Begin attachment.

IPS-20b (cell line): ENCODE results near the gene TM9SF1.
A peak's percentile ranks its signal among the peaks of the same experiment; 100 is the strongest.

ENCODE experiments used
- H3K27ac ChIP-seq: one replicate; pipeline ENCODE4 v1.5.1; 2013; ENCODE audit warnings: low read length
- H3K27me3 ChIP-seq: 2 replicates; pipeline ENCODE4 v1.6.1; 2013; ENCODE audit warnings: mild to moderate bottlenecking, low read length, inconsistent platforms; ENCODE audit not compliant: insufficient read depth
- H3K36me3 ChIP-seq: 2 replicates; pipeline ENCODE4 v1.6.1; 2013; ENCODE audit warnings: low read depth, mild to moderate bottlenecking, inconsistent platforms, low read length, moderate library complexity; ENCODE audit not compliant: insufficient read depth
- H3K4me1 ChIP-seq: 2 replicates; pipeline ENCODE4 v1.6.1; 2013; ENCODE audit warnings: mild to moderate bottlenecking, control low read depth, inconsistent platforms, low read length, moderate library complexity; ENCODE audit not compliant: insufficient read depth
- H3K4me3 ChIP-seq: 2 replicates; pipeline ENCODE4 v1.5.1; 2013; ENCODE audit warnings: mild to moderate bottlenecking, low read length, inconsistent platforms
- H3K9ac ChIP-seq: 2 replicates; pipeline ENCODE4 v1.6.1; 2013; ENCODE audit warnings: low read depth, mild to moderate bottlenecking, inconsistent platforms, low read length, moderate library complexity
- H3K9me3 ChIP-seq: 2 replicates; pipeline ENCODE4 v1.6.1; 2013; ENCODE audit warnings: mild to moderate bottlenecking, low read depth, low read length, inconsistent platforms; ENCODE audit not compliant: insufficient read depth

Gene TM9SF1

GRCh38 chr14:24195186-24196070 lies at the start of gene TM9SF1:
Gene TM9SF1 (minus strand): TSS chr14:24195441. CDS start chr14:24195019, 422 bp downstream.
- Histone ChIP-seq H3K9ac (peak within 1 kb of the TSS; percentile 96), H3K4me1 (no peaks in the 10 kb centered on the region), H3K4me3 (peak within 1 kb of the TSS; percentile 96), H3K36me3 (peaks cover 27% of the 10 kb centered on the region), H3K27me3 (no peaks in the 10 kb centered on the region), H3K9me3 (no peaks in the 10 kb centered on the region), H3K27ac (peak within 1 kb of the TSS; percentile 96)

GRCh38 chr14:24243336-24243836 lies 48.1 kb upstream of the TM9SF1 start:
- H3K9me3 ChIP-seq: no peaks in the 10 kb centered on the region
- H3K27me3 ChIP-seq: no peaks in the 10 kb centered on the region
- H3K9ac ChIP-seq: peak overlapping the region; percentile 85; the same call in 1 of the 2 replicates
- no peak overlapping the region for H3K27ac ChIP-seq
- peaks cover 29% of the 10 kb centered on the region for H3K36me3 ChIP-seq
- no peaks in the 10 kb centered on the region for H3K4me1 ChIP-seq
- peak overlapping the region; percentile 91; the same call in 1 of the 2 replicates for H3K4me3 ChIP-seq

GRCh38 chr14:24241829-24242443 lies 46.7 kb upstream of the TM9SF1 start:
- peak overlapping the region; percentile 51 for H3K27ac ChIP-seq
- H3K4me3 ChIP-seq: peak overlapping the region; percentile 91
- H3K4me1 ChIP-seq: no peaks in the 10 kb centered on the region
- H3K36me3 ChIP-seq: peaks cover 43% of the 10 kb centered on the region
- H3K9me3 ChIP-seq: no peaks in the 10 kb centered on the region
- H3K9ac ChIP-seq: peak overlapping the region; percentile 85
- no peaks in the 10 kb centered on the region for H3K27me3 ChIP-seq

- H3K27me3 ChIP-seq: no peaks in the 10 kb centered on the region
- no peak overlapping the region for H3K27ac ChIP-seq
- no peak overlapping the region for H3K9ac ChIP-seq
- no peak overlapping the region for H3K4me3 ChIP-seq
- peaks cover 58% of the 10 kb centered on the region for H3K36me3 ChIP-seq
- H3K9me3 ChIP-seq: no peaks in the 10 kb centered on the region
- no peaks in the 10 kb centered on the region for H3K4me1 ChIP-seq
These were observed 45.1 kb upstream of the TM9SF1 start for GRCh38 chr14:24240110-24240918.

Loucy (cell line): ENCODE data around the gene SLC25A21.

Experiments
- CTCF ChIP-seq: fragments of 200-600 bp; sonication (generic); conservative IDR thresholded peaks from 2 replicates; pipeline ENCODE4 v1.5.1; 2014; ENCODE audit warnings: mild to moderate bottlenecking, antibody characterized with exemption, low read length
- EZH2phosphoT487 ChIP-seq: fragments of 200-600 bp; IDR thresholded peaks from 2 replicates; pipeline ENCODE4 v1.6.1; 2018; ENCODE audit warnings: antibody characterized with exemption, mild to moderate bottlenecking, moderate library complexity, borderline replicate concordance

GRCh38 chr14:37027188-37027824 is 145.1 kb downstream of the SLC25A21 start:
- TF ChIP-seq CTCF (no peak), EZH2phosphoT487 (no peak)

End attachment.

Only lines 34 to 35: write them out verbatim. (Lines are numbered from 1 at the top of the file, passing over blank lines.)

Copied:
- no peak overlapping the region for H3K4me3 ChIP-seq
- peaks cover 58% of the 10 kb centered on the region for H3K36me3 ChIP-seq